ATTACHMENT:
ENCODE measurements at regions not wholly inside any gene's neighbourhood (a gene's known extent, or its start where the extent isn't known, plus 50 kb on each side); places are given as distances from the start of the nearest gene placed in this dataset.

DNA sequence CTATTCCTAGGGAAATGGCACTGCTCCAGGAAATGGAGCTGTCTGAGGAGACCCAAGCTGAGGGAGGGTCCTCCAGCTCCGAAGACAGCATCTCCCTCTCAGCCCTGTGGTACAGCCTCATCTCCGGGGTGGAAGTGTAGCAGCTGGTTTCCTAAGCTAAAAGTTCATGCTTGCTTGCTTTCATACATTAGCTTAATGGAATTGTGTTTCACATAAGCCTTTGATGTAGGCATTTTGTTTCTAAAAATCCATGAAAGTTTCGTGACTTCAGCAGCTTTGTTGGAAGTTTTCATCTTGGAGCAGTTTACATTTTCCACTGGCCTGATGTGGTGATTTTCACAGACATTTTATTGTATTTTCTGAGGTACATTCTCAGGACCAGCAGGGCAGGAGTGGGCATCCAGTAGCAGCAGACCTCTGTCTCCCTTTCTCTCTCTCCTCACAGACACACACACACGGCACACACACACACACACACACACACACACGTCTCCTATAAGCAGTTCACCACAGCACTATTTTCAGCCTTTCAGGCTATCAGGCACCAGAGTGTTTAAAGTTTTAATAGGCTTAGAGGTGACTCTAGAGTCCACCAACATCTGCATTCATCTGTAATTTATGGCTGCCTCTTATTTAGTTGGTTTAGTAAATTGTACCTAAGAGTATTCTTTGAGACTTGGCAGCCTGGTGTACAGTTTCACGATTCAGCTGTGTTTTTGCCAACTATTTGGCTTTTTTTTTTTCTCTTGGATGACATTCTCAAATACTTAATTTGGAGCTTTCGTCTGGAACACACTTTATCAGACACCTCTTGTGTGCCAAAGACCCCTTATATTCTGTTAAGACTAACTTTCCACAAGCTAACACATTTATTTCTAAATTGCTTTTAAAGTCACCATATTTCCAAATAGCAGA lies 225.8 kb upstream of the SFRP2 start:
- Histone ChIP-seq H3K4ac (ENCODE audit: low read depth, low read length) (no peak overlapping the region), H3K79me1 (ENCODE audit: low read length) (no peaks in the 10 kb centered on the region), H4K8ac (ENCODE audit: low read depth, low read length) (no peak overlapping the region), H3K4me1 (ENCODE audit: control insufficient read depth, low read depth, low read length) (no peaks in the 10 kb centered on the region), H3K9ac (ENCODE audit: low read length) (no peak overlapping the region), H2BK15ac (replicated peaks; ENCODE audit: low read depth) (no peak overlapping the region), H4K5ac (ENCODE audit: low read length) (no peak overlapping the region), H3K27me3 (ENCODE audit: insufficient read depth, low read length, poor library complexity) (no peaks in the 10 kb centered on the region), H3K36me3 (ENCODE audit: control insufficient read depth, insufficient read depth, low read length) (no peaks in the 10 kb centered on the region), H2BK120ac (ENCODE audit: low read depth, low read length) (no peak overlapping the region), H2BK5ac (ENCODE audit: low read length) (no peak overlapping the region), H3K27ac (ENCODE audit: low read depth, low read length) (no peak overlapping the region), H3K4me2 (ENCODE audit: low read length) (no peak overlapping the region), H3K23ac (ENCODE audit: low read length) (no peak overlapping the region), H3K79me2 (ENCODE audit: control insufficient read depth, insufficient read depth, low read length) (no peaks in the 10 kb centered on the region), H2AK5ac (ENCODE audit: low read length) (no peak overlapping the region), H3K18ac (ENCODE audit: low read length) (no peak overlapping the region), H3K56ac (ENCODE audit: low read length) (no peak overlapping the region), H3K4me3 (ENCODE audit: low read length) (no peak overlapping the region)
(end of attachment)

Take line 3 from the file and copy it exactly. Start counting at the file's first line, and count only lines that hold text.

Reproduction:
- Histone ChIP-seq H3K4ac (ENCODE audit: low read depth, low read length) (no peak overlapping the region), H3K79me1 (ENCODE audit: low read length) (no peaks in the 10 kb centered on the region), H4K8ac (ENCODE audit: low read depth, low read length) (no peak overlapping the region), H3K4me1 (ENCODE audit: control insufficient read depth, low read depth, low read length) (no peaks in the 10 kb centered on the region), H3K9ac (ENCODE audit: low read length) (no peak overlapping the region), H2BK15ac (replicated peaks; ENCODE audit: low read depth) (no peak overlapping the region), H4K5ac (ENCODE audit: low read length) (no peak overlapping the region), H3K27me3 (ENCODE audit: insufficient read depth, low read length, poor library complexity) (no peaks in the 10 kb centered on the region), H3K36me3 (ENCODE audit: control insufficient read depth, insufficient read depth, low read length) (no peaks in the 10 kb centered on the region), H2BK120ac (ENCODE audit: low read depth, low read length) (no peak overlapping the region), H2BK5ac (ENCODE audit: low read length) (no peak overlapping the region), H3K27ac (ENCODE audit: low read depth, low read length) (no peak overlapping the region), H3K4me2 (ENCODE audit: low read length) (no peak overlapping the region), H3K23ac (ENCODE audit: low read length) (no peak overlapping the region), H3K79me2 (ENCODE audit: control insufficient read depth, insufficient read depth, low read length) (no peaks in the 10 kb centered on the region), H2AK5ac (ENCODE audit: low read length) (no peak overlapping the region), H3K18ac (ENCODE audit: low read length) (no peak overlapping the region), H3K56ac (ENCODE audit: low read length) (no peak overlapping the region), H3K4me3 (ENCODE audit: low read length) (no peak overlapping the region)